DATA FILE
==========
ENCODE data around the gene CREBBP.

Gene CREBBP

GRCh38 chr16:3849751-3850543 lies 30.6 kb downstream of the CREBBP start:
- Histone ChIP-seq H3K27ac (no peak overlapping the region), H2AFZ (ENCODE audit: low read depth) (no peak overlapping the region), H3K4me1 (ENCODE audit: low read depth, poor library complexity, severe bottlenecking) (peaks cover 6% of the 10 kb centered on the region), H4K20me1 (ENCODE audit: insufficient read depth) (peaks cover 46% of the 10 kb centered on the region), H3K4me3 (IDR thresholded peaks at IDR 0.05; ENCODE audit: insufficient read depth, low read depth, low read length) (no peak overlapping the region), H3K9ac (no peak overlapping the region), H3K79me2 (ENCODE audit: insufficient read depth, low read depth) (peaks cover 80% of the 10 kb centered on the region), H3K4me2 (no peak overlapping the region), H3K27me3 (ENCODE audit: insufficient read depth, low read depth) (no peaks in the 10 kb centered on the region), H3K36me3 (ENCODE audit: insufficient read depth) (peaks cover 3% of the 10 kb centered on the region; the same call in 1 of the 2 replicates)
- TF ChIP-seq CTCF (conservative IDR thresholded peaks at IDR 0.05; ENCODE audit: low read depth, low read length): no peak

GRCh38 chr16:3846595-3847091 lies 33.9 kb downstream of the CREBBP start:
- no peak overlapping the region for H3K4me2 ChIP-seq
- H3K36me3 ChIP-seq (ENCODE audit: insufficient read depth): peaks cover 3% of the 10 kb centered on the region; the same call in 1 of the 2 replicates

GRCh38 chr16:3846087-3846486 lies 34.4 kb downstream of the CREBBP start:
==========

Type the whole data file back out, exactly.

ENCODE data around the gene CREBBP.

Gene CREBBP

GRCh38 chr16:3849751-3850543 lies 30.6 kb downstream of the CREBBP start:
- Histone ChIP-seq H3K27ac (no peak overlapping the region), H2AFZ (ENCODE audit: low read depth) (no peak overlapping the region), H3K4me1 (ENCODE audit: low read depth, poor library complexity, severe bottlenecking) (peaks cover 6% of the 10 kb centered on the region), H4K20me1 (ENCODE audit: insufficient read depth) (peaks cover 46% of the 10 kb centered on the region), H3K4me3 (IDR thresholded peaks at IDR 0.05; ENCODE audit: insufficient read depth, low read depth, low read length) (no peak overlapping the region), H3K9ac (no peak overlapping the region), H3K79me2 (ENCODE audit: insufficient read depth, low read depth) (peaks cover 80% of the 10 kb centered on the region), H3K4me2 (no peak overlapping the region), H3K27me3 (ENCODE audit: insufficient read depth, low read depth) (no peaks in the 10 kb centered on the region), H3K36me3 (ENCODE audit: insufficient read depth) (peaks cover 3% of the 10 kb centered on the region; the same call in 1 of the 2 replicates)
- TF ChIP-seq CTCF (conservative IDR thresholded peaks at IDR 0.05; ENCODE audit: low read depth, low read length): no peak

GRCh38 chr16:3846595-3847091 lies 33.9 kb downstream of the CREBBP start:
- no peak overlapping the region for H3K4me2 ChIP-seq
- H3K36me3 ChIP-seq (ENCODE audit: insufficient read depth): peaks cover 3% of the 10 kb centered on the region; the same call in 1 of the 2 replicates

GRCh38 chr16:3846087-3846486 lies 34.4 kb downstream of the CREBBP start: